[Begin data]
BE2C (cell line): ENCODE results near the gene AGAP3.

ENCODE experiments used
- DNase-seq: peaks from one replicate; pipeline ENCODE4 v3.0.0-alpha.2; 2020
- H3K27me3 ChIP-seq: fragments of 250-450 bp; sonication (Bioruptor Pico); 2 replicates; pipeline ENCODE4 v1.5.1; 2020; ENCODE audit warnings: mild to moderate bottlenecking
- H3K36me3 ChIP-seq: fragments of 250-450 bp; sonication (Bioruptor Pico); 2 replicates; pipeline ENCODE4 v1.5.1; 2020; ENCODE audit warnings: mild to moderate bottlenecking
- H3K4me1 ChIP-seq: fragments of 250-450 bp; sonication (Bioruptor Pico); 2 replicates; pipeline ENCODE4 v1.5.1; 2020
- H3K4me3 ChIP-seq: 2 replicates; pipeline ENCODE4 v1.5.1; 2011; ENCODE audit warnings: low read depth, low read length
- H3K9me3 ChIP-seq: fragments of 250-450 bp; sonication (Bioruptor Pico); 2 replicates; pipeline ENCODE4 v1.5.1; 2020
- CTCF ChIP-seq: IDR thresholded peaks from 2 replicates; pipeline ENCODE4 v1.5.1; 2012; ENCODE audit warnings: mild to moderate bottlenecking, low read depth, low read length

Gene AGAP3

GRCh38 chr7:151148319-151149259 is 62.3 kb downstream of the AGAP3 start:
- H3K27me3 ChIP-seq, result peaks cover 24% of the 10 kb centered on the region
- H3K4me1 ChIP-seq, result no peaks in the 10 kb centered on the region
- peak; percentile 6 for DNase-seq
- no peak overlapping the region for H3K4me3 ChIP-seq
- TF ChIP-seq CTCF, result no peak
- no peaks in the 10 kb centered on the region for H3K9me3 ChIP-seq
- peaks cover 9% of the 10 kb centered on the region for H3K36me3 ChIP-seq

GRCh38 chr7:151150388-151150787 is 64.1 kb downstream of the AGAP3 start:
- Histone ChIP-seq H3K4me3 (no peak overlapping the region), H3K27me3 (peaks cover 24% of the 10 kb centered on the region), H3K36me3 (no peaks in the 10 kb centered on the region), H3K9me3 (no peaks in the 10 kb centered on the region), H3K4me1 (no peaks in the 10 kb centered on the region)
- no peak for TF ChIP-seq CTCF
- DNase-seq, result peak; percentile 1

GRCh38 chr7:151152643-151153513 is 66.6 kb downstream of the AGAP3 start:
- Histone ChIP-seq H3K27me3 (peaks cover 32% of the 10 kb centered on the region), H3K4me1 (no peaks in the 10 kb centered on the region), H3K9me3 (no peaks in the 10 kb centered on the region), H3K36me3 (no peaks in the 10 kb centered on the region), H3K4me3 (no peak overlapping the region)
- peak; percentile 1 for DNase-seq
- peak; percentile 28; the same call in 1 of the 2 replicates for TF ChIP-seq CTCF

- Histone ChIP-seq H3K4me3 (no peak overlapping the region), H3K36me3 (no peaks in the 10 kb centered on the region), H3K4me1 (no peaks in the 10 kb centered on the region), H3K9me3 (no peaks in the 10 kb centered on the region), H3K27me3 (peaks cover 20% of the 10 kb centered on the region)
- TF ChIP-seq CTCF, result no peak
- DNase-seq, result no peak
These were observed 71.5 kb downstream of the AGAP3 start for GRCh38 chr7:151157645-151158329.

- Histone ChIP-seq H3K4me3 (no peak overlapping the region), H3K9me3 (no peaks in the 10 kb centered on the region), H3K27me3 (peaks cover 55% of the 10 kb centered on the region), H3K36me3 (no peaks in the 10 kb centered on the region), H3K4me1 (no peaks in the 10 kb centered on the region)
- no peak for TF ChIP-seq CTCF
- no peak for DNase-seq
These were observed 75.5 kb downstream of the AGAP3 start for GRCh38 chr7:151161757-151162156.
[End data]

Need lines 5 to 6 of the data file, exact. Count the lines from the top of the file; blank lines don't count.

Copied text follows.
- H3K36me3 ChIP-seq: fragments of 250-450 bp; sonication (Bioruptor Pico); 2 replicates; pipeline ENCODE4 v1.5.1; 2020; ENCODE audit warnings: mild to moderate bottlenecking
- H3K4me1 ChIP-seq: fragments of 250-450 bp; sonication (Bioruptor Pico); 2 replicates; pipeline ENCODE4 v1.5.1; 2020